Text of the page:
Backhanded compliment and left-handed compliment are two versions of an idiom. An idiom is a commonly used word, group of words, or phrase that has a figurative meaning that is not easily deduced from its literal definition. Often using descriptive imagery or metaphors, common idioms are words and phrases used in the English language in order to convey a concise idea, and are often spoken or are considered informal or conversational. English idioms can illustrate emotion more quickly than a phrase that has a literal meaning, even when the etymology or origin of the idiomatic expression is lost. An idiom is a metaphorical figure of speech, and it is understood that it is not a use of literal language. Figures of speech like an often-used metaphor have definitions and connotations that go beyond the literal meaning of the words. Mastery of the turn of phrase of an idiom, which may use slang words or other parts of speech common in American slang or British slang, is essential for the English learner. Many English as a Second Language students do not understand idiomatic expressions and idiomatic language such as hit the sack, spill the beans, let the cat out of the bag, silver lining, back to the drawing board, barking up the wrong tree, kick the bucket, hit the nail on the head, face the music, under the weather, piece of cake, when pigs fly, and raining cats and dogs, because they attempt to translate them word for word, which yields only the literal meaning. English phrases that are idioms should not be taken literally. In addition to learning vocabulary and grammar, one must understand the phrasing of the figurative language of idiomatic phrases in order to know English like a native speaker; it is helpful to maintain a list of phrases, common expressions, colloquial terms, and popular expressions to memorize that are used figuratively or idiomatically. We will examine the meaning of the common idiom backhanded compliment or left-handed compliment, where it came from, and some examples of its idiomatic usage in sentences.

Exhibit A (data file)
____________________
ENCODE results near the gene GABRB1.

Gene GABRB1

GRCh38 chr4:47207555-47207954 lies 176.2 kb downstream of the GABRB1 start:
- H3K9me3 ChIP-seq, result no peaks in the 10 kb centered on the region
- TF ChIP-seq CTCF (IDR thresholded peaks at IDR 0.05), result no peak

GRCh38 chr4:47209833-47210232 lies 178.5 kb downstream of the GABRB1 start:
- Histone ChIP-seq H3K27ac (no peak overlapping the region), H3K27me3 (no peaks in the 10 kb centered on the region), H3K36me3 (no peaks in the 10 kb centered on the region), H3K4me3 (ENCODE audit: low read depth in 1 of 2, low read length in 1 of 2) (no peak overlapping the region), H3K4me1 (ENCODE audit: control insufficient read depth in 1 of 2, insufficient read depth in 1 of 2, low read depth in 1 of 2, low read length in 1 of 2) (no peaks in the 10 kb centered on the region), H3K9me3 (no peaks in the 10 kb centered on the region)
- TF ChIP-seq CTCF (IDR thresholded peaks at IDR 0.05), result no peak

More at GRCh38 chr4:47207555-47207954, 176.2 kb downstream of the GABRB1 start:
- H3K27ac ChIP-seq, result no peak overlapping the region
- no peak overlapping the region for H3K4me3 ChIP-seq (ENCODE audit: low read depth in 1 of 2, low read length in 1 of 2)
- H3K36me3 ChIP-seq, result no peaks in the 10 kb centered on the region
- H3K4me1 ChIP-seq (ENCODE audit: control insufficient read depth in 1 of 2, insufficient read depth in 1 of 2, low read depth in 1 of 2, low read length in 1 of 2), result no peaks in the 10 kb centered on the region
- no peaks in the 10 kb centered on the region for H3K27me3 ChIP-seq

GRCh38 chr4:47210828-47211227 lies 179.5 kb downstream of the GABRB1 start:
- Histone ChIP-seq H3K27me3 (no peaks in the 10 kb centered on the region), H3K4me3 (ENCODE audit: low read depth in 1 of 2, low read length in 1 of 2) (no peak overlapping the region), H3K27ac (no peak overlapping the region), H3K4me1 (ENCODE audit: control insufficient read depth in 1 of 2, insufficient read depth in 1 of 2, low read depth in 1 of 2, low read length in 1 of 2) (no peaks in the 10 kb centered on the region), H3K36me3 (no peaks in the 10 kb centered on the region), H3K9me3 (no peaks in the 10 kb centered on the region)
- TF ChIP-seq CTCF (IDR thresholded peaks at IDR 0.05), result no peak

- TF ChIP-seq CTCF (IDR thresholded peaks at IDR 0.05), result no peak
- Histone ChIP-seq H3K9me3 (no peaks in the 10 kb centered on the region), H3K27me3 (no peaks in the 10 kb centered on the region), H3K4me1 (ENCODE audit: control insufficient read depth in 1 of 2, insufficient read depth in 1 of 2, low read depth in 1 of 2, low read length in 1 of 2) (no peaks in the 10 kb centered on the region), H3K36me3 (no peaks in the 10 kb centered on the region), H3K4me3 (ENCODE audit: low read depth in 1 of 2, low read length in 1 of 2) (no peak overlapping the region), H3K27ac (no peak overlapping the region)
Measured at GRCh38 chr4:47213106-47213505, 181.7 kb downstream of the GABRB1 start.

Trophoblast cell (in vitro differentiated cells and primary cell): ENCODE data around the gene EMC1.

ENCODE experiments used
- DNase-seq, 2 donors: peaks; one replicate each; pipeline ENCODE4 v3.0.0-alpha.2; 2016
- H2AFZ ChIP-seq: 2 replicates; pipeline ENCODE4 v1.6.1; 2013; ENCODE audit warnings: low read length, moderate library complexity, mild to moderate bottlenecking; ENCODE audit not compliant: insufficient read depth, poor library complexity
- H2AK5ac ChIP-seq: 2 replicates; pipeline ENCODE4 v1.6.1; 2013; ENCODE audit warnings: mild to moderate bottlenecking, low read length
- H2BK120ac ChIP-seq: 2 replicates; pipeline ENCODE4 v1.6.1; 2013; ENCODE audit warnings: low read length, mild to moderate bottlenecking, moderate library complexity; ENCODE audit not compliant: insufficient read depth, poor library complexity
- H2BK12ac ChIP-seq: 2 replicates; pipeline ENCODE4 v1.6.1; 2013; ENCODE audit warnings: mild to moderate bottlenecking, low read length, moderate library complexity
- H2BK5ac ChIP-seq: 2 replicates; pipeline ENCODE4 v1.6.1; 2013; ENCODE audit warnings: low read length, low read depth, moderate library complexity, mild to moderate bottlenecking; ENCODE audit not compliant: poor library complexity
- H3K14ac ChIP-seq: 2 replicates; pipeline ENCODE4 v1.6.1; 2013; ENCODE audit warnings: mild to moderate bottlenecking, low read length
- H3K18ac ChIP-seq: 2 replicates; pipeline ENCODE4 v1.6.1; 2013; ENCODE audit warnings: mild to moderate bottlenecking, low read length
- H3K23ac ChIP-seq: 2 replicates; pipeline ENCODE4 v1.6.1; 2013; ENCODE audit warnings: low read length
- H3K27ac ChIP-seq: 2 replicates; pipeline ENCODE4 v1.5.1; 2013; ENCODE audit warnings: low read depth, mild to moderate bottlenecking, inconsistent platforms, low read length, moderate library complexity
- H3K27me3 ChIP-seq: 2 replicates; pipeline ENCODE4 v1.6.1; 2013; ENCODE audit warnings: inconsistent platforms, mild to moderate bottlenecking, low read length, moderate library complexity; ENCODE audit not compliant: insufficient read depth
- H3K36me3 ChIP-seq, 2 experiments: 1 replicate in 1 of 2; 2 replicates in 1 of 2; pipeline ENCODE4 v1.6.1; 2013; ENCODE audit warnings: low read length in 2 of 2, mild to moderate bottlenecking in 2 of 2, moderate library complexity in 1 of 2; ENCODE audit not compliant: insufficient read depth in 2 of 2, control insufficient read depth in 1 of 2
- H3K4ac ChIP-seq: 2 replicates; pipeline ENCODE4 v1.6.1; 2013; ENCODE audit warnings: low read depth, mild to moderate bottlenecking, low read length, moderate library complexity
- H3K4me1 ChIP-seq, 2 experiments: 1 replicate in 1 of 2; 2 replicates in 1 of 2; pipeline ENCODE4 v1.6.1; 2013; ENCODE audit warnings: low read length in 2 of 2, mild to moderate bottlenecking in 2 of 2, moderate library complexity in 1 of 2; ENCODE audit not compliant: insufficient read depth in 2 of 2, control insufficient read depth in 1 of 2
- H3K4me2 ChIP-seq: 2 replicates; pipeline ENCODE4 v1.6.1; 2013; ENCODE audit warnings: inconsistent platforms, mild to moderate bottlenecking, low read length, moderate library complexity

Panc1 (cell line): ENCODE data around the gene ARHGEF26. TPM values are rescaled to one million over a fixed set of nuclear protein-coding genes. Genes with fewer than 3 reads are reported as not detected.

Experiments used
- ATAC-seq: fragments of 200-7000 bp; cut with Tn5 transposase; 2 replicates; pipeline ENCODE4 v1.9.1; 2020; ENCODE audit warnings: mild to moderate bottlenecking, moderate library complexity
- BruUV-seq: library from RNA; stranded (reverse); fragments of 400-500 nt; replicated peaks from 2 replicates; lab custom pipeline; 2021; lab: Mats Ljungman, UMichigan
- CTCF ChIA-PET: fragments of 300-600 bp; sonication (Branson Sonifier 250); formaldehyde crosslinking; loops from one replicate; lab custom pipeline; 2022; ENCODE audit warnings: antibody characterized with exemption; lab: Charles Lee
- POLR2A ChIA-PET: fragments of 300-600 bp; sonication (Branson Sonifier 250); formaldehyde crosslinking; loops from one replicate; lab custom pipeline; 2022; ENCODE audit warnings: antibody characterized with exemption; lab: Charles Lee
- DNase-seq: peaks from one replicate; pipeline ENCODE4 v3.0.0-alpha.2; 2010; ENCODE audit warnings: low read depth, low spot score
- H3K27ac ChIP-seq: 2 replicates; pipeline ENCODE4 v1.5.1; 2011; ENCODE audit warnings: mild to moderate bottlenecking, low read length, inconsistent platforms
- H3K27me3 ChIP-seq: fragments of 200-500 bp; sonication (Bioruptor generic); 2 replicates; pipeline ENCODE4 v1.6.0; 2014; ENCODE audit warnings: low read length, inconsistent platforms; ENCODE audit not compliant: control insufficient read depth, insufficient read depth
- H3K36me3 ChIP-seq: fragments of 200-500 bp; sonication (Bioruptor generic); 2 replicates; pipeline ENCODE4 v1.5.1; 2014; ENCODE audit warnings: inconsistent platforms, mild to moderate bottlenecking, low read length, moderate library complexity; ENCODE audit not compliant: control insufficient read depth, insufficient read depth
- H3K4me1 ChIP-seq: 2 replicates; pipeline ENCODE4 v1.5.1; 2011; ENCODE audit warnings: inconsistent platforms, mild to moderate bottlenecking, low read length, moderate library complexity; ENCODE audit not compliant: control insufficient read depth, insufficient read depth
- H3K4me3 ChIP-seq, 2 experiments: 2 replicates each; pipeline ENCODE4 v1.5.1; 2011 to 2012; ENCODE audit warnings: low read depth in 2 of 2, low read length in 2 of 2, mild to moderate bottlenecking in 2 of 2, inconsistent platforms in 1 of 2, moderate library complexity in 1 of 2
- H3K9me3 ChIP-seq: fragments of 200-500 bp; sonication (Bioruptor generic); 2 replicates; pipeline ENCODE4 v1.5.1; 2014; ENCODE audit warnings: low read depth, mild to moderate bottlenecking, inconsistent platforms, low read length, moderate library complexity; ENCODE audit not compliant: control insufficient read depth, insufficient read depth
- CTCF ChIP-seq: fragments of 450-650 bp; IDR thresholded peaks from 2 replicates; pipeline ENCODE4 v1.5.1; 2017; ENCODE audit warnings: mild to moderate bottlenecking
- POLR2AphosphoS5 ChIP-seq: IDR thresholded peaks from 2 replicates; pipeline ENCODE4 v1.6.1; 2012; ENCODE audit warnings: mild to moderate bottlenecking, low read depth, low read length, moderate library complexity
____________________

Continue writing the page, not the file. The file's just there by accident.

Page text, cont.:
A backhanded compliment, also known as a left-handed compliment, is a remark that on its surface seems to convey admiration, though it is also an insult. An example: “You’re so brave to wear that dress.” While the remark is supposed to be taken as a compliment, the implication is that the dress does not look very good on you. Another example: “You have such a pretty face.” Though he is praising your face, the speaker implies that the rest of you is not very appealing. The term left-handed compliment came into use in the 1600s from the fact that the left hand has always been considered sinister. The term backhanded compliment came into use in the 1800s. Today, the idiom backhanded compliment is by far the more popular of the two phrases. Note that backhanded is not hyphenated, but left-handed is hyphenated.
After venturing to the Ayungin Shoal to see and report on how Filipino fishermen were coping amid China’s incursions into Philippine territory, ABS-CBN reporter Chiara Zambrano and her crew did not deserve the left-handed compliment initially dealt them by the spokesperson of the Armed Forces of the Philippines. (Inquirer)
Yes, the article was glowing in its praise of Sarasota, but the editors seemingly were unable to resist a final left-handed compliment after talking about its great food. (Sarasota Herald-Tribune)
Though encased in a chorus of anti-Bama fervor, Conner Smith’s single actually unfolds as a backhanded compliment to the ponderous phenomenon of Alabama football, especially during its ongoing Nick Saban dynasty. (Tuscaloosa News)
Fey aimed a perfect backhanded compliment at The Trial of the Chicago 7 honoree Aaron Sorkin: “He can have seven men talking, but it feels like 100 men talking.” (Time Magazine)